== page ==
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Hiroshi Maruyama

Abstract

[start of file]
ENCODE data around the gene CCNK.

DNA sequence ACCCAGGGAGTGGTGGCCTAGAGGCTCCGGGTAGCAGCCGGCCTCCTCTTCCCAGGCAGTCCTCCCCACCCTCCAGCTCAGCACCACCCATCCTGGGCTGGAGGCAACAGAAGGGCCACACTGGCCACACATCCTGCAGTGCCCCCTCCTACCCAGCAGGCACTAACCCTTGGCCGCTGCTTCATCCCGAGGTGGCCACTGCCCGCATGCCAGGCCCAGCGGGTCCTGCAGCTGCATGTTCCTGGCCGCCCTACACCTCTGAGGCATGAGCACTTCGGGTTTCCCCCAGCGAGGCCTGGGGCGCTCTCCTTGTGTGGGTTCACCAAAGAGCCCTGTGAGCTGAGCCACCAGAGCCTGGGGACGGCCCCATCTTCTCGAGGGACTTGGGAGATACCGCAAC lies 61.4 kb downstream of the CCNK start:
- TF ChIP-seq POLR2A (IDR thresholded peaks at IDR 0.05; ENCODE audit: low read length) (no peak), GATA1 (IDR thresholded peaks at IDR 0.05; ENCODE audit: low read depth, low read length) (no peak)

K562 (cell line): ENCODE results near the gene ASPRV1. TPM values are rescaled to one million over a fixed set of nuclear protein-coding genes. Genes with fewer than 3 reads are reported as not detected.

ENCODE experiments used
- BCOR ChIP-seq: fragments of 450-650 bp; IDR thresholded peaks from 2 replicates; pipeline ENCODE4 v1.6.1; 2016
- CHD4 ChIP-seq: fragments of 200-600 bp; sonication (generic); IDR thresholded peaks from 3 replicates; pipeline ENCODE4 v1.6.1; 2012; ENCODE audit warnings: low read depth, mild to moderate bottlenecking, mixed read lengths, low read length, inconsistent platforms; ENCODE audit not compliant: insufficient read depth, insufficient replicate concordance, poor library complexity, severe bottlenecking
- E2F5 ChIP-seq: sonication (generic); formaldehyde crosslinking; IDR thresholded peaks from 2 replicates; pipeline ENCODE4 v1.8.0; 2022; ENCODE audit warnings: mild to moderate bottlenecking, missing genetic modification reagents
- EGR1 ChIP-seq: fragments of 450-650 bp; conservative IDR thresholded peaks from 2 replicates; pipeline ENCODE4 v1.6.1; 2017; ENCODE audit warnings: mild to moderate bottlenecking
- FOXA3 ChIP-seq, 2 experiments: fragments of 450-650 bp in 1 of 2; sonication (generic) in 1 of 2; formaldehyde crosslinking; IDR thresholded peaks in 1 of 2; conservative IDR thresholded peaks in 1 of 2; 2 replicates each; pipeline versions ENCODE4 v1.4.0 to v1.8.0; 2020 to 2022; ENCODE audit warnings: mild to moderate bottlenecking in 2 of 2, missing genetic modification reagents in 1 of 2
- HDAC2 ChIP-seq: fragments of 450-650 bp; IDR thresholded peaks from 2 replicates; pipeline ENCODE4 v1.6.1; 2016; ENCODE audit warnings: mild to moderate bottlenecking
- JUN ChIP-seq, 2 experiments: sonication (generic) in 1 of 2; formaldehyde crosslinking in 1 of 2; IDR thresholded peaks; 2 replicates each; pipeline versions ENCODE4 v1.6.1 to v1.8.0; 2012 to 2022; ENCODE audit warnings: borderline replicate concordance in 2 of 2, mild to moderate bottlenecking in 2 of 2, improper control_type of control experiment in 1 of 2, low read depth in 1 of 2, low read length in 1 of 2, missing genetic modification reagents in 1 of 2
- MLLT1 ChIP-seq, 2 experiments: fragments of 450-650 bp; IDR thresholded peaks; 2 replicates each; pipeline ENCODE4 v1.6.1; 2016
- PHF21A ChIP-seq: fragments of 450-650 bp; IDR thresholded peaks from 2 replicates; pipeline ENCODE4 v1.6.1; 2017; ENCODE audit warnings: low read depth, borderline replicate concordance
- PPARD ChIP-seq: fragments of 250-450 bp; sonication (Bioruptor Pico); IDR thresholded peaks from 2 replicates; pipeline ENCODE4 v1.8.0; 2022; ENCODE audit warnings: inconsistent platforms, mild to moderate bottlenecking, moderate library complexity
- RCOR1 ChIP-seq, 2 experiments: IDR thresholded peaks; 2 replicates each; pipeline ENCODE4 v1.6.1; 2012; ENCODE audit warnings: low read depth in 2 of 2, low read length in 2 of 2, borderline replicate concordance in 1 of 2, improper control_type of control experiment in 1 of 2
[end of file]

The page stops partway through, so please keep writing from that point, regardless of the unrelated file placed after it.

The Ainu people in Japan have been deprived of their land, culture and language in the wake of the ruthless assimilation policy of Japan and their forcible relocation of them from the Kurile Islands and Sakhalin to Hokkaido. In June 2008, the Ainu were ultimately recognized as indigenous people by the Japanese Government, but their right to culture is not protected by the Japanese legal system. In fact, the Ainu still suffer from the losses of their traditional culture and moreover, are excluded from the decision making process in matters affecting them. Nevertheless, the Ainu have been trying to revitalise their culture as a right belonging to them – a right recognized by international human rights law. This paper examines Ainu traditional knowledge and the current situation of grain cultivation that was prevalent among the Ainu living in the Saru River Basin and its surroundings in Hokkaido before the assimilation policy. Further, the paper explores Ainu right to culture, both from a human rights standpoint and an environmental rights point of view using international treaties and the relevant instruments. In addressing this question, the paper aims to compare the Ainu perspective with that of Norwegian Sami.